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Another columnist misses target trying to shoot down soccer.

Chicago fired wrong guy in dismissing Sarachan.

USSF takes first step to improve youth program.

Demands for Beckham are growing to insane levels.

Sunil Gulati and the road not taken.

New D.C. soccer stadium faces many obstacles.

Rongen faces obstacles in molding under-20 men.

Hunt will be remembered as just a regular guy.

Complications in coach selection process are of Gulati's own doing.

Nationality considerations present complications in expansion draft.

Myernick passing is tragedy for whole U.S. soccer family.

Gulati has tough task in finding replacement for Arena.

New FIFA rules could complicate MLS's future plans.

Memo to soccer haters: Just shut up!

Arena was not fired for failure, but need of new direction.

Conflicts between MLS, USSF best interests can hamper U.S. cause.

U.S. failure in World Cup is easy to understand -- other teams were better.

MLS ability to develop top players must be examined.

FIFA must examine World Cup policies.

Referees might have been harsh, but U.S. was not cheated against Italy.

Americans' only hope of advancement is winning two straight.

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The SoccerTimes Blog

It Seems To Me . . .

United might be ready to drop D.C. from its address.

By Robert Wagman

WASHINGTON, D.C. (Wednesday, July 25, 2007) -- As predicted in this column in March, D.C. United's plan to build a new soccer specific stadium in Washington and have it ready by the 2009 season is not going to happen. Rather than simply being delayed, it now appears the whole plan is in jeopardy, and with it United's desire to remain in the District of Columbia.

The process of finding a site for a soccer-specific stadium in D.C. has been ongoing for years. After a search of the Metro area, the decision was made the team should stay in D.C., rather than move to some far-flung suburb.

A previous city administration (current Mayor Adrian Fenty took office on January 2) and United had agreed the best place to build the new soccer stadium would be on a 110-acre site on the banks of the Anacostia River at Poplar Point, just across from the Washington Nationals' new baseball stadium. The parcel has been targeted for redevelopment as part of the city's broad Anacostia Waterfront Initiative. Initial studies by the city indicate the site could accommodate up to 3.5 million square feet worth of development.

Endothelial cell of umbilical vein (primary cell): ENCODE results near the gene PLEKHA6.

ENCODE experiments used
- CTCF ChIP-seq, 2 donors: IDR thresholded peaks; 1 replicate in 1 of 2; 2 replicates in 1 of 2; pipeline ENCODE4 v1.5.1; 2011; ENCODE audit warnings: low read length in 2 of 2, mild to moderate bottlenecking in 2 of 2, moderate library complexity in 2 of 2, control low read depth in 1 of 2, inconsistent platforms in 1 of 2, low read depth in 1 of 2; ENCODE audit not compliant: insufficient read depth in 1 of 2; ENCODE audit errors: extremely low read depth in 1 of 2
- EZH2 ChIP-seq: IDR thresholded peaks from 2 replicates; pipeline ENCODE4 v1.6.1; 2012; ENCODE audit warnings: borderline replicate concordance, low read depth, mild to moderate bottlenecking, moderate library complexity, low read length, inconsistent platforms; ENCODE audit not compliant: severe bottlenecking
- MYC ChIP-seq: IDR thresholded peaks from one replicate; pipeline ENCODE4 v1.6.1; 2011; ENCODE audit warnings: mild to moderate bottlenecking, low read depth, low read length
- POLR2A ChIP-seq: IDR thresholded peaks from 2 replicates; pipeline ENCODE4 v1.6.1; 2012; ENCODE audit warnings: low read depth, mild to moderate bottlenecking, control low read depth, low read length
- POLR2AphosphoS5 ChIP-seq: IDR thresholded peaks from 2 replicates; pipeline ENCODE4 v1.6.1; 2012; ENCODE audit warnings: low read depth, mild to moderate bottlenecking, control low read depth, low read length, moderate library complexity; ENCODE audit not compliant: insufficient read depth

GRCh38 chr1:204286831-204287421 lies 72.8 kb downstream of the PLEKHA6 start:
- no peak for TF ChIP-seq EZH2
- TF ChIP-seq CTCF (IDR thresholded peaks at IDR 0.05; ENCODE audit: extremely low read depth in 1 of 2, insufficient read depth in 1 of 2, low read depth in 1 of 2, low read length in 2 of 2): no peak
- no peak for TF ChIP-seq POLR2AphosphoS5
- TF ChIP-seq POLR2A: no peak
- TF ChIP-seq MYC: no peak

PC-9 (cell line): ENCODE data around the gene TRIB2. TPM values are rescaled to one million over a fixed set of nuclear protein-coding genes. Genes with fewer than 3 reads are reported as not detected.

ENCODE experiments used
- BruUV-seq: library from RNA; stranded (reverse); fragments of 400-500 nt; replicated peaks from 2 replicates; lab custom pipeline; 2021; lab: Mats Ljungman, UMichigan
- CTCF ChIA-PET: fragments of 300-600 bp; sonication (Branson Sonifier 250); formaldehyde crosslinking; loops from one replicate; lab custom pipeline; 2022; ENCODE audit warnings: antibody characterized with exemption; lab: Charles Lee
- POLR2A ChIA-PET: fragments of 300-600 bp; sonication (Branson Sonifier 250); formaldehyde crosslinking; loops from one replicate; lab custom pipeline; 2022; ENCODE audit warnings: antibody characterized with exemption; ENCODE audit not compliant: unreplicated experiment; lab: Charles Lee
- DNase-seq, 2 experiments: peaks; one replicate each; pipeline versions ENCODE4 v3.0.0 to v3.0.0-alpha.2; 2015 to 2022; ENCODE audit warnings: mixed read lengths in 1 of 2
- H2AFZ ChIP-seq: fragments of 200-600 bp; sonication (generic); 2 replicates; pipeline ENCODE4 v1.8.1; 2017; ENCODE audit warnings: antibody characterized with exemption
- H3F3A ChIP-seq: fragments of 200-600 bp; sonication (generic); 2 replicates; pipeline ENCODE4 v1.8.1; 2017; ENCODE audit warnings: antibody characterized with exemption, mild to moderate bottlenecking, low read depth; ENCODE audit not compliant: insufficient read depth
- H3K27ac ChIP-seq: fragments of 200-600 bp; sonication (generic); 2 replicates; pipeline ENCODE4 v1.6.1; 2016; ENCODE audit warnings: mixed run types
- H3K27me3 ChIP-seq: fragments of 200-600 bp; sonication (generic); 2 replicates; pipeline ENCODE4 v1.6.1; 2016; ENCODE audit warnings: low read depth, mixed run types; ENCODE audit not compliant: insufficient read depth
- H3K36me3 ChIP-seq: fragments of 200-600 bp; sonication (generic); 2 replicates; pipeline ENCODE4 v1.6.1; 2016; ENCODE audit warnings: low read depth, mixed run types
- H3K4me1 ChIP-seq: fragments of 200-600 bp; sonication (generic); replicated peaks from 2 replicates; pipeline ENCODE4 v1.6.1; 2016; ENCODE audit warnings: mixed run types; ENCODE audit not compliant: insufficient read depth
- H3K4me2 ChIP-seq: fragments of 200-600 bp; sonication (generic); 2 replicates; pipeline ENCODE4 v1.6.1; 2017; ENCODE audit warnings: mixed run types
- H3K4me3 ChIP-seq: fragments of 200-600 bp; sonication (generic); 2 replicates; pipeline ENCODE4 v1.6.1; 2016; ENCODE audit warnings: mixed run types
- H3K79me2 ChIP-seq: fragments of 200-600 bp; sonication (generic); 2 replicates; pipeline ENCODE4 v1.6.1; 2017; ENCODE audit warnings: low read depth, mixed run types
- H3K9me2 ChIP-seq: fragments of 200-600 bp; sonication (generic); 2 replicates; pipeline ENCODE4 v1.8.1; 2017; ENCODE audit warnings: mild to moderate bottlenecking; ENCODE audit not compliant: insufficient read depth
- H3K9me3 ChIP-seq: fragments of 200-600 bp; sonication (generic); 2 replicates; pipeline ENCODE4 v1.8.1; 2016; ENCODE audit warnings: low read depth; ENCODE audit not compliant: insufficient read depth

The redevelopment of Poplar Point had been the responsibility of the quasi-public Anacostia Waterfront Corporation, which favored United's stadium proposal, but Fenty has now pushed through legislation abolishing the AWC and has transferred its responsibilities to his office.

D.C. United's proposal was that its owners, led by Victor MacFarlane, a San Francisco-based real estate developer, would build the 27,000-seat stadium at no cost to the city. In exchange, MacFarlane would be granted the development rights to the entire parcel.

The Fenty administration now says that infrastructure improvements would be needed and, along with tax breaks being asked for by MacFarlane, would end up costing D.C. some $200 million. The mayor is reportedly lukewarm on the idea of a soccer stadium.

As I noted in March, given the District's strict procurement laws, I did not see how it would be possible to turn the Poplar Point parcel over to MacFarlane without putting it up for open bid by other developers. If it tried, I predicted, the District would leave itself open to a myriad of lawsuits and the ensuing litigation would take years to resolve.

Apparently, the city has come to the same conclusion. D.C. Deputy Mayor Neil Albert has told the Washington Times that the city will issue an official solicitation for the development of the parcel by the end of August. He said new proposals will not necessarily require a soccer stadium.

"Poplar Point is one of the District's most valuable assets and we are presented with a truly once in a generation opportunity to build a new community on the river," Albert said. "We need an open, transparent and community-driven process to determine that this site will deliver the maximum benefits to our residents."

MacFarlane would be free to bid on the site, as would any other developer. What the city wants is a development that would cost it little or nothing and would generate the greatest tax revenues. What the local residents want is a development that would include cheap housing and would provide jobs.

All this leaves the United plan very much up in the air. The Poplar Point plan is technically not dead, but unless MacFarlane comes along with barrels of new money, it might as well be.

At one point in the past, it was proposed that a new soccer stadium be built on the site of RFK Stadium, United's current residence. Now, however, the city is desperate to try to convince Washington Redskins owner Daniel Synder to abandon FedEx field in the far suburbs and to build a new 100,000-seat stadium for his National Football League on the RFK site. Rumor has it Synder has expressed interest that if he was given full development rights to the whole extensive RFK footprint, and surrounding land owned by the city, and that would preclude a new soccer stadium.

So United might be back to looking to the suburbs. The Fenty administration has essentially said, "Gee, too bad. We'll miss you, but not all that much." It is not clear if United can stay at RFK past the 2010 season, so decisions will have to be made quickly.

Robert Wagman is SoccerTimes senior correspondent.

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